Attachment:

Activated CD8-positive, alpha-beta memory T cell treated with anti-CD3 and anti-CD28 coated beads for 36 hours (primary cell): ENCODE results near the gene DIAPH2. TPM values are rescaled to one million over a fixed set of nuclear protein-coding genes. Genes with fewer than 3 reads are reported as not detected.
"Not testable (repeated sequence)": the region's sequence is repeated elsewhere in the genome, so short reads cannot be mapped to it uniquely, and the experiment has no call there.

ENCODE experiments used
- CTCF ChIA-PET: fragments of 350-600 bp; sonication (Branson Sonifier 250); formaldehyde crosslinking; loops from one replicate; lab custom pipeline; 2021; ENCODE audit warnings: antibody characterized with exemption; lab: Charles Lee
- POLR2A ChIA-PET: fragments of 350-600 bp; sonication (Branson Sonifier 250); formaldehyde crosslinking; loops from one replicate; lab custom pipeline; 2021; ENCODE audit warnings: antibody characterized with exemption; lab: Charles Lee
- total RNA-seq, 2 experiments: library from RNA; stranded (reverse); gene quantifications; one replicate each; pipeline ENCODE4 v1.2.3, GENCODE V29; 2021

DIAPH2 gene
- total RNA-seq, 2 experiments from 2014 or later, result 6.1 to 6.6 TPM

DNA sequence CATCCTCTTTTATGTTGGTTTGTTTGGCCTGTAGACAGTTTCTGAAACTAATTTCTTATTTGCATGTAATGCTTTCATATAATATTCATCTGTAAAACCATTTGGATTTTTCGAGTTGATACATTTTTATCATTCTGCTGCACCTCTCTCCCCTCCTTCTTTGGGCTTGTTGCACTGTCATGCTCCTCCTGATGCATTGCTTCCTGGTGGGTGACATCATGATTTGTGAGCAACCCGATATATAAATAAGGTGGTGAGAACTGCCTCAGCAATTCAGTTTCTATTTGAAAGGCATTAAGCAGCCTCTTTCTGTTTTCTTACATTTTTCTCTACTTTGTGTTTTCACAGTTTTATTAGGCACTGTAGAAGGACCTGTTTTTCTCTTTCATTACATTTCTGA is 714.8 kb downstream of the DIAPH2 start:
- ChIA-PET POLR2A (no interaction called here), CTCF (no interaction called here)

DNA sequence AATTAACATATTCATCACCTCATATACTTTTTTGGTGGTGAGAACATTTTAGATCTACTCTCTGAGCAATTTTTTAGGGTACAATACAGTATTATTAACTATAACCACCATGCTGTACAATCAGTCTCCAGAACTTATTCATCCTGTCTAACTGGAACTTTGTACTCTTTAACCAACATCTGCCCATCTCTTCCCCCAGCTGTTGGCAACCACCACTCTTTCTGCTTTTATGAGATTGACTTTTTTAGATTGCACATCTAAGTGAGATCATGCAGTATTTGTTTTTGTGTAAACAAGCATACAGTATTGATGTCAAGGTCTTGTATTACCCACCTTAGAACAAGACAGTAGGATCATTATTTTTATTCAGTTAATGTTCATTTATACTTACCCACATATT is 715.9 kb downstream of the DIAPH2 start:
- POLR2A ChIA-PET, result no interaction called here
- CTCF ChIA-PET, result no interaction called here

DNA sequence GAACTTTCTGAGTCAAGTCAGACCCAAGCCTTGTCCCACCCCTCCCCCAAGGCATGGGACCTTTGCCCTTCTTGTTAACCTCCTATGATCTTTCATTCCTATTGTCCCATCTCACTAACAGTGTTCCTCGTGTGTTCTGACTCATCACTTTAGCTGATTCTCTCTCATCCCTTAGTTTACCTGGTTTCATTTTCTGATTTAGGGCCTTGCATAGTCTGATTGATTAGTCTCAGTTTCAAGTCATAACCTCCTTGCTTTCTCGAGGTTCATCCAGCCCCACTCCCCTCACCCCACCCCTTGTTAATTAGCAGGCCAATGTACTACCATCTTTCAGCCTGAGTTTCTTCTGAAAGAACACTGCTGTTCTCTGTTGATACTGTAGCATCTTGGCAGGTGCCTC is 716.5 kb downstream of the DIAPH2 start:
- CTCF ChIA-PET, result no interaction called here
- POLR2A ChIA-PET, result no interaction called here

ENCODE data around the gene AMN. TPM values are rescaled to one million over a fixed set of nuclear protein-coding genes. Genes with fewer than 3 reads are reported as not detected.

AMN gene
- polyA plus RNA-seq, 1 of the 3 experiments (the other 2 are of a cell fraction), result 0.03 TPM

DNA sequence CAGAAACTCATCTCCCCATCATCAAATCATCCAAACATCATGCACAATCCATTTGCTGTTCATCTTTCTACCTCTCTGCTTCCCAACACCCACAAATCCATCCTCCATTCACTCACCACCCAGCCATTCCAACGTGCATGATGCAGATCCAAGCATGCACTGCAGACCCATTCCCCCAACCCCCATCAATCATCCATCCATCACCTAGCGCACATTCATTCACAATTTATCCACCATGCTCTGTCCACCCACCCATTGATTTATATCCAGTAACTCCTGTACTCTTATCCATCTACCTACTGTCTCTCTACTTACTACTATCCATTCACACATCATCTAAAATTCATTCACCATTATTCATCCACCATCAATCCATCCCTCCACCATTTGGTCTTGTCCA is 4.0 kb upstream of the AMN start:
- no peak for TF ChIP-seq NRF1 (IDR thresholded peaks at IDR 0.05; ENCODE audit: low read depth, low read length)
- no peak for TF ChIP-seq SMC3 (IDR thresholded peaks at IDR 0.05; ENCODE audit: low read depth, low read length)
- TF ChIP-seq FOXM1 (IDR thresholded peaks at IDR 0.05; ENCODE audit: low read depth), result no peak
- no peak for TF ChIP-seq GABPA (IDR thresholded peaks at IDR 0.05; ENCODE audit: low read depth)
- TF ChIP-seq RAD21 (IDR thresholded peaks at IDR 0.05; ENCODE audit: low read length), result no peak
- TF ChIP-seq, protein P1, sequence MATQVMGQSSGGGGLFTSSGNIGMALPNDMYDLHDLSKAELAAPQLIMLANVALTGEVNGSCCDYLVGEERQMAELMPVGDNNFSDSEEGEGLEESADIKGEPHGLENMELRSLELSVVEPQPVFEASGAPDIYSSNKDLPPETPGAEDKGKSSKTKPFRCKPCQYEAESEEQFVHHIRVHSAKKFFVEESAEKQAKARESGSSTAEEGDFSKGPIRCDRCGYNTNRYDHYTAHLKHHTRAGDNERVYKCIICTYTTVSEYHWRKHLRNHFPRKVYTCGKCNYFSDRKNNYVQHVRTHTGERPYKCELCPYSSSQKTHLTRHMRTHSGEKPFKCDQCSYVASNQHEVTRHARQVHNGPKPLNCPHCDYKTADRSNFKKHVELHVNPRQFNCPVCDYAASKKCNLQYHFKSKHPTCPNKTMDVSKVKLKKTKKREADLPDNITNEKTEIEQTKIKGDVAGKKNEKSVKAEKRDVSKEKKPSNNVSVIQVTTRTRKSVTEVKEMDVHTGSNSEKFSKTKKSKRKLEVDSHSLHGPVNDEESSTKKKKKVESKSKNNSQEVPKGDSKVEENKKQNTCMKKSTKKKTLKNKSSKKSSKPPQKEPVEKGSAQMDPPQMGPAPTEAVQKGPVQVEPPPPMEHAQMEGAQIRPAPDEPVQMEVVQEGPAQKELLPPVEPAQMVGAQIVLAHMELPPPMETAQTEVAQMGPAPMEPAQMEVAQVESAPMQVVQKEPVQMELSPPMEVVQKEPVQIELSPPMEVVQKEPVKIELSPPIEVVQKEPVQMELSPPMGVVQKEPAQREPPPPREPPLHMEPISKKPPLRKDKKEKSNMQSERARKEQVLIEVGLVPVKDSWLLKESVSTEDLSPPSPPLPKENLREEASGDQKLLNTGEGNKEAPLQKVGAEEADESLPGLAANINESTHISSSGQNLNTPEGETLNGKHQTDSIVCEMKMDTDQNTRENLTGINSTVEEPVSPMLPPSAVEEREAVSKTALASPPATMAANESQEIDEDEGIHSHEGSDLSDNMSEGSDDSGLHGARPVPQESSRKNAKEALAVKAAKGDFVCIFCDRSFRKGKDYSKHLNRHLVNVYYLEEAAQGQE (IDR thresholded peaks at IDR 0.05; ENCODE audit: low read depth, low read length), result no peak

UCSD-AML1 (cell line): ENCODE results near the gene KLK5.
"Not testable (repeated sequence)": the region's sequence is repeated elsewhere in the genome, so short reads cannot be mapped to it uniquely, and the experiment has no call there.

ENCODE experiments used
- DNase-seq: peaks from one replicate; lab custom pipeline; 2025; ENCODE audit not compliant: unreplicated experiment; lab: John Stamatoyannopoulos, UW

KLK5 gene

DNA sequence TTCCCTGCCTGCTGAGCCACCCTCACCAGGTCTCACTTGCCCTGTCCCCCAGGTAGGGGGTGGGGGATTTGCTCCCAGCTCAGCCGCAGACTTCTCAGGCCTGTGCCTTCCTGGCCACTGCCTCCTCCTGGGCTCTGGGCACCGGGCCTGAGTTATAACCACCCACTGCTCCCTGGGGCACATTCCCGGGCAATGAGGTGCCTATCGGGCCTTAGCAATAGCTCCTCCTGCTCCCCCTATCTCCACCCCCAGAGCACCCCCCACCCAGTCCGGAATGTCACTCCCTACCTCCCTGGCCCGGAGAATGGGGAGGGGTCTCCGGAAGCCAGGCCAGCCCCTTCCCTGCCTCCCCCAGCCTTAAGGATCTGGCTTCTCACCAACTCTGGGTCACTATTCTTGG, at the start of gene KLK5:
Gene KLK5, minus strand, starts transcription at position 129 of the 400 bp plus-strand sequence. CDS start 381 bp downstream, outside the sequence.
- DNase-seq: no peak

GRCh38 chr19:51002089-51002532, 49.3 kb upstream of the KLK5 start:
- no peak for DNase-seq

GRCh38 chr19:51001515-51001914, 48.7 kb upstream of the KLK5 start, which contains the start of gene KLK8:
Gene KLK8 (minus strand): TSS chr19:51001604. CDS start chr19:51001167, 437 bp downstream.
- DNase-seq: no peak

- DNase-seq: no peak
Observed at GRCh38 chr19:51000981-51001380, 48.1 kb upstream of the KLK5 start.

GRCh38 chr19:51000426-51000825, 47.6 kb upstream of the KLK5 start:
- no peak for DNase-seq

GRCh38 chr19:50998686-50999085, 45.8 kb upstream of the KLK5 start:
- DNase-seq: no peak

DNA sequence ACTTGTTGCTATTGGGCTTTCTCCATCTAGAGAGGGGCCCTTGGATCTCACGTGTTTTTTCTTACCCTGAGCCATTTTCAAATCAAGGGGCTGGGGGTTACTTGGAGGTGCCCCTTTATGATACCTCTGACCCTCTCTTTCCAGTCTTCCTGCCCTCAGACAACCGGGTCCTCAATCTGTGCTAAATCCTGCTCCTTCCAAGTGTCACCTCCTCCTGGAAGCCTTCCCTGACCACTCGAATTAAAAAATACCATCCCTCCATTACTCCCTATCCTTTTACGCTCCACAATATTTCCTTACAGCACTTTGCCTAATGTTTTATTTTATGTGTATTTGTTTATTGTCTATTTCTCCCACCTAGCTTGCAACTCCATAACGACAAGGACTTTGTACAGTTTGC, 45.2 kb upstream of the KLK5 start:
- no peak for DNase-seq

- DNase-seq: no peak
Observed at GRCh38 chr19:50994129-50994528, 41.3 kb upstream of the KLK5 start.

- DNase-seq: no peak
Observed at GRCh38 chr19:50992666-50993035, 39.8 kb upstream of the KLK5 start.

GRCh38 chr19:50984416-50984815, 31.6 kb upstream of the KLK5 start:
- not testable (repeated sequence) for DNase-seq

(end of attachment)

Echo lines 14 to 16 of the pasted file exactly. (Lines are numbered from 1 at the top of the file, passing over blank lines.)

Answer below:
DNA sequence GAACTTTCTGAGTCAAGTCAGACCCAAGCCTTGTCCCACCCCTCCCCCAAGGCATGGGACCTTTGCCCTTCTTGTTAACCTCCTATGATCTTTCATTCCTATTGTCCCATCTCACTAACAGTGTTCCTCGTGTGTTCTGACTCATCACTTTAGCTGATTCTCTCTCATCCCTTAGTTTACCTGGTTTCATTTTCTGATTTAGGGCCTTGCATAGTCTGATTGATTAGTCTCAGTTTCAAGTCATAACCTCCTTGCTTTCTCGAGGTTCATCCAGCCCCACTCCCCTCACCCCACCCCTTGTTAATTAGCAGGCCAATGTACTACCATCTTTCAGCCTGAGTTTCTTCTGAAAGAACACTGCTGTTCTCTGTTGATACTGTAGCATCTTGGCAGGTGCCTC is 716.5 kb downstream of the DIAPH2 start:
- CTCF ChIA-PET, result no interaction called here
- POLR2A ChIA-PET, result no interaction called here